The Belgian customs of forming new governments are very much the Heath Robinson of constitutional arrangements. The day immediately after balloting in federal elections, the outgoing Premier is invited to form a caretaker administration until a new government can be appointed. Following wide consultations among leading political figures, the King appoints an Informateur whose role it is to take soundings from all parties and identify the candidate in the best position to put together a parliamentary majority. The Informateur need not report the exact terms of the basis of government as there is no expectation that they will be the new Premier themselves, they merely nominate a Formateur. It is the Formateur`s responsibility in turn to undertake the tortuous detailed work of agreeing policies and dividing cabinet portfolios. 

Following a political crisis in 2007, it was felt that the system was not sufficiently complicated and the position of Royal Mediator was created. After elections in 2019, a Preformateur assumed the functions of the Informateur with the intention of becoming Premier. These positions are intended to speed up the process of government formation, but, surprisingly, it has not worked out that way. Moreover, in order to hold together the existing governing coalition, the positions of Clarificateur and Negotiateur were added to the mix in 2007.  If insufficient progress is not made, the process can regress a step with a fresh set of appointees. The frequency with which this happens can make Place des Palais seem somewhat of a roundabout that politicians circle until it is their turn. All the while these Informateurs, Preformateurs, Formateurs, and Royal Mediators go about their business, the previous Premier hobbles along in office a caretaker capacity. 

Uachtarán na hÉireann rightly holds a constitutional position above party politics and, thus, is denied the role of encouraging parties into government that is reserved for the King of the Belgians. The royal role is a relic from when reigning monarchs held much greater executive powers and constitutional theory then held that administrations were responsible to the monarch rather than the people.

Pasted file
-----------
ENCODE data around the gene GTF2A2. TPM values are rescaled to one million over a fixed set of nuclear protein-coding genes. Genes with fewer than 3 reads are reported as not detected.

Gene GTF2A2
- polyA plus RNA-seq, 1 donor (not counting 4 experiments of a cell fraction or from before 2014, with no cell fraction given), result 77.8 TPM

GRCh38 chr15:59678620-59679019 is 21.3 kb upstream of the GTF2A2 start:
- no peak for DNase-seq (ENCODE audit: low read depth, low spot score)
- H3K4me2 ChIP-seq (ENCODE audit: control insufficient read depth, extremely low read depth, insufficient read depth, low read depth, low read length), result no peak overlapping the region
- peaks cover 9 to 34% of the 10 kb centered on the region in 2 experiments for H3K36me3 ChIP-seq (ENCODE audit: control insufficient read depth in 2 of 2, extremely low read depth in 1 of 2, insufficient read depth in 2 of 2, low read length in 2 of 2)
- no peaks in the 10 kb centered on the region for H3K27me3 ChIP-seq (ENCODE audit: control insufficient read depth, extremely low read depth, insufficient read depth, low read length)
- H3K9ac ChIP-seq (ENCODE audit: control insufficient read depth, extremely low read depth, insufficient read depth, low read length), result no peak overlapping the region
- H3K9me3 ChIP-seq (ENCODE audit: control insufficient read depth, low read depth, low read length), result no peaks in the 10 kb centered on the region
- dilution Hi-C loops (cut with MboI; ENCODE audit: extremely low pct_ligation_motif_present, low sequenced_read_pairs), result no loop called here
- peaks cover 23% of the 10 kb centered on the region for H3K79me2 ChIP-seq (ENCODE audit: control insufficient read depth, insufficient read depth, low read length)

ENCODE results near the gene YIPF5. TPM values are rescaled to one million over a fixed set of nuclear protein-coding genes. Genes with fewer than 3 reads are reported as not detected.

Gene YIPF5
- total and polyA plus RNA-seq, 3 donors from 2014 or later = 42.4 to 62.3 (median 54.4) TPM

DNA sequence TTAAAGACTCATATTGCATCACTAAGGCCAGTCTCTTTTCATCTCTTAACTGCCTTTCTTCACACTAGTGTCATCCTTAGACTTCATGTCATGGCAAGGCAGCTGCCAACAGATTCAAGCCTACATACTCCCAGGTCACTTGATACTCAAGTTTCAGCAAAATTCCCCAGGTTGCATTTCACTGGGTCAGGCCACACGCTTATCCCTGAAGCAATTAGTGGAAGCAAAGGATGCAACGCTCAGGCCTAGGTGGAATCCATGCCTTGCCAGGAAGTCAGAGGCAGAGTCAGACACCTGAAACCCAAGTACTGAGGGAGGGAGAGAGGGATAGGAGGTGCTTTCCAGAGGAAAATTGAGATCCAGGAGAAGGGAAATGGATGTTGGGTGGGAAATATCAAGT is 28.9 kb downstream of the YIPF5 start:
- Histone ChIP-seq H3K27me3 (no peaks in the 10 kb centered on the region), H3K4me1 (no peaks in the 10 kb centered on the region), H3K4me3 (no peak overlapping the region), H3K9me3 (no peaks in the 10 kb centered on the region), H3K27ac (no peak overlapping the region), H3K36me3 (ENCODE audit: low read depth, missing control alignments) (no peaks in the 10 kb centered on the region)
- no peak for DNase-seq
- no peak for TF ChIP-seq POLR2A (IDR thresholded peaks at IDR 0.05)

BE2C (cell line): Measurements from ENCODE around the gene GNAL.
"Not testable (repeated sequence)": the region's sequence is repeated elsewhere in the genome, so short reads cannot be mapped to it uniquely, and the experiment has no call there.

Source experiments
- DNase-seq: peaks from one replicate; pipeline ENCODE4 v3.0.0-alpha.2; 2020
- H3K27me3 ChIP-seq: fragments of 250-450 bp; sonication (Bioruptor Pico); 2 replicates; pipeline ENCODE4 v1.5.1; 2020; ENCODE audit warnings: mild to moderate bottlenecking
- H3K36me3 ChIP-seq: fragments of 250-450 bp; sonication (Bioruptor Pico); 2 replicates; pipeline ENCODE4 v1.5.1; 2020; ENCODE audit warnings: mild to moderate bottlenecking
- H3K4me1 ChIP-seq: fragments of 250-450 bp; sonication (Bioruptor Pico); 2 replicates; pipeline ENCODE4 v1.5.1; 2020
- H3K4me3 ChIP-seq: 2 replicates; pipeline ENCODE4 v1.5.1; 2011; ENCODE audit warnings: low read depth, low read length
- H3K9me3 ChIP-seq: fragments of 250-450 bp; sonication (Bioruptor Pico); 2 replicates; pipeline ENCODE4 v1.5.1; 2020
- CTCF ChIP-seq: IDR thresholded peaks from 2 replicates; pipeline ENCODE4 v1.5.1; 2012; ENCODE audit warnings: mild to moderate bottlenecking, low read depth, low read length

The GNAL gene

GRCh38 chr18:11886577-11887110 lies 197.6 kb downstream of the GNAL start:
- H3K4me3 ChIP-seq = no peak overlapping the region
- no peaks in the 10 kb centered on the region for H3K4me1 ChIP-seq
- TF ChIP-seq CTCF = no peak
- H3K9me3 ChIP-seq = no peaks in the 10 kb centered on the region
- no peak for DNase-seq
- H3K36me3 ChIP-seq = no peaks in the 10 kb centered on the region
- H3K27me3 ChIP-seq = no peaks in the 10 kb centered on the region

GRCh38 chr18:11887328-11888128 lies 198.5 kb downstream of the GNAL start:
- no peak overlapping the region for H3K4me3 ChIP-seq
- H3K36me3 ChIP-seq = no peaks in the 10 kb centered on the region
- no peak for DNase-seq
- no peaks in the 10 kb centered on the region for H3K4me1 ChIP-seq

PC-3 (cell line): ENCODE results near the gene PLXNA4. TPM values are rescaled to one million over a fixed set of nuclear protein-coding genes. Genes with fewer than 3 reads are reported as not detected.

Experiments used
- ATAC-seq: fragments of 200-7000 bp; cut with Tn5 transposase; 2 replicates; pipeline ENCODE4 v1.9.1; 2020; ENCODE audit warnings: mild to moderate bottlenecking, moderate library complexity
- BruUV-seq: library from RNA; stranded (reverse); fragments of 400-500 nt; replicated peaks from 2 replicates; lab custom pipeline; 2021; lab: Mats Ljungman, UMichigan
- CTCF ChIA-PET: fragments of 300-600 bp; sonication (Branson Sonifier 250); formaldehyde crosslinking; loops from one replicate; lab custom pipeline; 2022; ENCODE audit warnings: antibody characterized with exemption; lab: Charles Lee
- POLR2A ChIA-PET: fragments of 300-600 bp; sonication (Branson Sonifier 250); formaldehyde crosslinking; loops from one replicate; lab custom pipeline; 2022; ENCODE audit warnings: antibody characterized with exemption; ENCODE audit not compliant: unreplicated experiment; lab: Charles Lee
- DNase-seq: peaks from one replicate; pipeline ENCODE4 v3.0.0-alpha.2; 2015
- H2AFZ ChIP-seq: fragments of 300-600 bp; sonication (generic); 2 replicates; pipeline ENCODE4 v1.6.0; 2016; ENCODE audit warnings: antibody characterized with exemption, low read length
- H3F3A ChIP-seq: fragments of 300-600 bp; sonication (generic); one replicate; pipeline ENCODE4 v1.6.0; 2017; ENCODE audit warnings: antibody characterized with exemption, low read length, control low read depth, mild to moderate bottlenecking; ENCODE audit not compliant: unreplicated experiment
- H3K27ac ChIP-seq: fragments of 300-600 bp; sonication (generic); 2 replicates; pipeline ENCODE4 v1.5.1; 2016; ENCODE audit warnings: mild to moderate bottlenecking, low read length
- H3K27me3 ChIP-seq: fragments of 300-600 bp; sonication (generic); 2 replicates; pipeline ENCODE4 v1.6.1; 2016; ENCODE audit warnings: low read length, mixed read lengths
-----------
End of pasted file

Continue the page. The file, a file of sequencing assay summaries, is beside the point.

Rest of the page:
Alacrity is not the only desirable quality in politics. ItaIy can put a new Prime Minister in power after only one day of negotiations, but, these governments do not have a noticeable capacity for endurance, with the lifespan equivalent to a political Mayfly. Notwithstanding its delays and divisions, parliamentary politics in Belgium exhibit aspects of stability: national elections occur at roughly the same frequency as in Ireland and the legislature sits for most of its permissible term. Members of Belgian coalitions tend to hang together for fear of hanging separately, so, once formed, coalition governments tend to be durable. 

In this endeavour they are favoured by a greater degree of flexibility than in Ireland. In Brussels cabinet offices change hands frequently casual vacancies are not filled through by-elections. As a result, politicians are free to move on to better jobs in Europe or in local government without the fear of destabilising the ruling coalition. Such is the spare capacity in this system of government that the current interim head of government, Sophie Wilmes succeeded a caretaker Premier. 

The change in leadership within the political parties of the coalition that Lenihan predicts will not be as disruptive as feared and the government should see out its full term of office. Indeed, the thought of a rotating Taoiseach, or, a mid-term change of party leaders would strike Belgian politicians as far less shocking when considered against the fact that four different administrations held office in the single parliament that sat from 2007 until 2010. Indeed, one suspects that they would treat the current distress in Dublin as little more than a fit of the vapours in light of their own recent experiences. 

All the same, the Belgian example is not one we should be eager to emulate. 

On the face of it, the Belgian experience does not offer much comfort as an alternative. The solution to this volatility is not to be found in any procedural mechanisms. The evidence suggests that the problem of fragmented electoral outcomes is not easily resolved either by allowing parties to negotiate among themselves in private  through the elaborate and arcane procedures used in Brussels. Sadly, after future elections, we are likely to face the conditions described by Lenihan and all the instability they entail.